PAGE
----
One little boy had been removed from the home by the Children’s Aid Society. He continued to attend the day care in the mornings where he received a variety of therapies under my care.
This little fellow’s father happened to be released from jail where he had served a sentence for assault just at this time.
I had just arrived to work one morning when I took a phone call from this father who told me he was on his way in to the centre to see us. He was a frightening man, brusk and threatening. I managed to put him off for a half hour when I knew my supervisor would be in and the big strong speech pathologist would be working with the child away from the rest of the class.
I was literally shaking, so scared I was. He arrived about the same time as my supervisor and we went into her office and closed the door.
I have to give so much credit to my boss, who opened the conversation in a genuinely caring, quiet way. We listened to this heartbroken man tell us of the pain he was in and his worry for the welfare of his children. By the end of the interview this scary man was crying and he left the centre without trying to see or take his son.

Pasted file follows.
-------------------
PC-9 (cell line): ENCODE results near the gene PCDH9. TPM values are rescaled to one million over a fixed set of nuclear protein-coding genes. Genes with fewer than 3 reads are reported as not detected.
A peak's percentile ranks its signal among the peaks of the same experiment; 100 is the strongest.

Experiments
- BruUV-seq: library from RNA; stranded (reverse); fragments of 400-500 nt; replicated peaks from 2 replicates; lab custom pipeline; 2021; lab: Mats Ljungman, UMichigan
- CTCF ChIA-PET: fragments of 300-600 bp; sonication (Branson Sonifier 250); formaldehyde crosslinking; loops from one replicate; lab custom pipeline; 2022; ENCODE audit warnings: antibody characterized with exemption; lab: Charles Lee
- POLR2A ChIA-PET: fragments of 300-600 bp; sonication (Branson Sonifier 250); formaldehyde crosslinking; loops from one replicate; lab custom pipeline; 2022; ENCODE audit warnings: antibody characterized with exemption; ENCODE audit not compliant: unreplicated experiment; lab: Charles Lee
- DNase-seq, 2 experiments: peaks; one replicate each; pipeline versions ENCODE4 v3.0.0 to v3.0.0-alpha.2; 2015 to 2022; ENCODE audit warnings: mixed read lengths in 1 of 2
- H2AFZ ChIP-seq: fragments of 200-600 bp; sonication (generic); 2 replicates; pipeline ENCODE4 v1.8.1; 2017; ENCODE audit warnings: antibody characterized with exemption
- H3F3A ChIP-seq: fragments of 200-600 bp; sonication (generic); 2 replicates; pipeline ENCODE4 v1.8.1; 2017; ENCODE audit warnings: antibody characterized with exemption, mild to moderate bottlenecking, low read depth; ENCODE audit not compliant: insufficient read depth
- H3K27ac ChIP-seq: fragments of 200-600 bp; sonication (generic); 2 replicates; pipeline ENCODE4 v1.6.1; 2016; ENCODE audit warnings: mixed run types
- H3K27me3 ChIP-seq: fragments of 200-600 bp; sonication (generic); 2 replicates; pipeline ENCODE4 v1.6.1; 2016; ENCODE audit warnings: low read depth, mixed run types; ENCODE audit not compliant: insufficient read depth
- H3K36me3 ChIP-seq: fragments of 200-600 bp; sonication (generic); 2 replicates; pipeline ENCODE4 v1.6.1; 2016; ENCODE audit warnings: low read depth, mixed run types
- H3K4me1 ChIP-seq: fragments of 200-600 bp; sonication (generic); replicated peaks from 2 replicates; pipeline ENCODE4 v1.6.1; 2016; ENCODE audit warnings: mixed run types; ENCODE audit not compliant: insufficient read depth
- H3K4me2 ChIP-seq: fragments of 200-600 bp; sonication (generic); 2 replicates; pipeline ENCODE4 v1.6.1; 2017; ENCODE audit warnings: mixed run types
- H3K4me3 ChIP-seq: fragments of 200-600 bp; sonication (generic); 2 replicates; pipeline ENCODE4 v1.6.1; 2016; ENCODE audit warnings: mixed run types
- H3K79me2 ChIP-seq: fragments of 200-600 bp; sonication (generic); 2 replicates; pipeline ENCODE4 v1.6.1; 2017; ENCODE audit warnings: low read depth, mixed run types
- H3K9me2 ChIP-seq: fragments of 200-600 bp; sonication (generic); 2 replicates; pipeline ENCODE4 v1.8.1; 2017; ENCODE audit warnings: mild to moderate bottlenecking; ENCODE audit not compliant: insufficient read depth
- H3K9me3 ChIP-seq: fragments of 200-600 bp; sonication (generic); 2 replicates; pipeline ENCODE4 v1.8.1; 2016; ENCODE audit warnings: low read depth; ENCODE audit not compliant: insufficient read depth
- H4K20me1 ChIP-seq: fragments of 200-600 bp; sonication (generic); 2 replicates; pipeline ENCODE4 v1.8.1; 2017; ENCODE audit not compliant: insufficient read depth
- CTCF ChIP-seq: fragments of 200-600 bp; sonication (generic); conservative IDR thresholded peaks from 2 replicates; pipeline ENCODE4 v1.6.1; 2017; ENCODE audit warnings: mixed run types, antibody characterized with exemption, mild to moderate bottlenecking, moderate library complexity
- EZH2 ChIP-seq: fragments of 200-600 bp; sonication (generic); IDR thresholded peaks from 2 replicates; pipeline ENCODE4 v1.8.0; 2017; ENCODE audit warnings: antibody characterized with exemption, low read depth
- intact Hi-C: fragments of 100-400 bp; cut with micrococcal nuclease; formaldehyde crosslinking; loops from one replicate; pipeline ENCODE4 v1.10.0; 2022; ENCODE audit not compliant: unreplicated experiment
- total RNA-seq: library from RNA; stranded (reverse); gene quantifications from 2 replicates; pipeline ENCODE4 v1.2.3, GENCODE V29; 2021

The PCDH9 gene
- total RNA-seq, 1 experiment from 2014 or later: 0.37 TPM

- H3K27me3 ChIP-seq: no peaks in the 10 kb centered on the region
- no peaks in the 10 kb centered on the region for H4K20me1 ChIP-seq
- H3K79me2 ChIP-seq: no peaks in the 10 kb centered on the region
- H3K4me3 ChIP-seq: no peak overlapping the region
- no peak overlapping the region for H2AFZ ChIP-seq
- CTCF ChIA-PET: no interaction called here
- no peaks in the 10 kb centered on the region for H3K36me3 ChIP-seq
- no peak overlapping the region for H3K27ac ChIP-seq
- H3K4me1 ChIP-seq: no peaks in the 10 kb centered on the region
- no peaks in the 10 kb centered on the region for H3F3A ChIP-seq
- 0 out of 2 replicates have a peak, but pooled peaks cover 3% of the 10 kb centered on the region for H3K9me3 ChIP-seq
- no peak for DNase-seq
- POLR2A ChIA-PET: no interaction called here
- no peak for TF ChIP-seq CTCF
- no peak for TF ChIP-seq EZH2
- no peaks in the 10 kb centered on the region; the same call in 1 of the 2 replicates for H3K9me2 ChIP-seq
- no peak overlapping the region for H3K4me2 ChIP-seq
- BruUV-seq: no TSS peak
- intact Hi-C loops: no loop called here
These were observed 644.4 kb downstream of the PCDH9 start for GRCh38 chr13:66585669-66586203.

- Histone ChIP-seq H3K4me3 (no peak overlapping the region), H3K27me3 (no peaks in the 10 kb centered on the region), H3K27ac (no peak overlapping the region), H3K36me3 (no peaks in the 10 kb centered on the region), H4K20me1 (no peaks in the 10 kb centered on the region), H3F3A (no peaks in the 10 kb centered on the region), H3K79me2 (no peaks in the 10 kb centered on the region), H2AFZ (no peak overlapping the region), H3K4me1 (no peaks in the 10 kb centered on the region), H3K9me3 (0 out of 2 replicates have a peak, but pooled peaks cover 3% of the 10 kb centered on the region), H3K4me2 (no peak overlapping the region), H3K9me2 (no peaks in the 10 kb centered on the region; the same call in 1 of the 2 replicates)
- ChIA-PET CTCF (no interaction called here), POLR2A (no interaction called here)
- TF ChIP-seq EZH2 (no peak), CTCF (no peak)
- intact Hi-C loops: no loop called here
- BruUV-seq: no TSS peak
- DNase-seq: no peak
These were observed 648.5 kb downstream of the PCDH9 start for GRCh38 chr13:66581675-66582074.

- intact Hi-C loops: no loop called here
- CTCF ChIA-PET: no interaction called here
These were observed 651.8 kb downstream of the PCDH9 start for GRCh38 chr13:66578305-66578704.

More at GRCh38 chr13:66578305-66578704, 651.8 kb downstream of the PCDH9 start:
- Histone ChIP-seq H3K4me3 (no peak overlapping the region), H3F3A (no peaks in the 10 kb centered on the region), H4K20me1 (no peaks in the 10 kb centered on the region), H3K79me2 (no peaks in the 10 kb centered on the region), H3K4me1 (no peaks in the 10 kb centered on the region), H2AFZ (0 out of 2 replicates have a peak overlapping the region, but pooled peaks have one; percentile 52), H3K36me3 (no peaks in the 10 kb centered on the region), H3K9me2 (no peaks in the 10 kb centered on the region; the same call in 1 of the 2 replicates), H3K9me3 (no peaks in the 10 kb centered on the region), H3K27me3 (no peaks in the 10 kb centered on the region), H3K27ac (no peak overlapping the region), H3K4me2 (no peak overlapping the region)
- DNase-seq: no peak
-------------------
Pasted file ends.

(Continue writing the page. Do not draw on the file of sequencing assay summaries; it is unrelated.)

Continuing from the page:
How differently everything could have things turned out if we had approached him with judgements and harsh words.
Some of the wisest words I have ever heard Dr. Phil say on his show is:
“ Hating someone is like drinking poison and expecting the other guy to die.”
I struggled a bit with two words in this scripture: enemy and sinner.
A definition of enemy could be:
An enemy is a person who actively opposes someone or something, who is hostile or unfriendly.
I hope that not many of us have enemies who actively wish us ill. Because of the translation from Latin, enemy can also be understood as “someone who is not a friend.”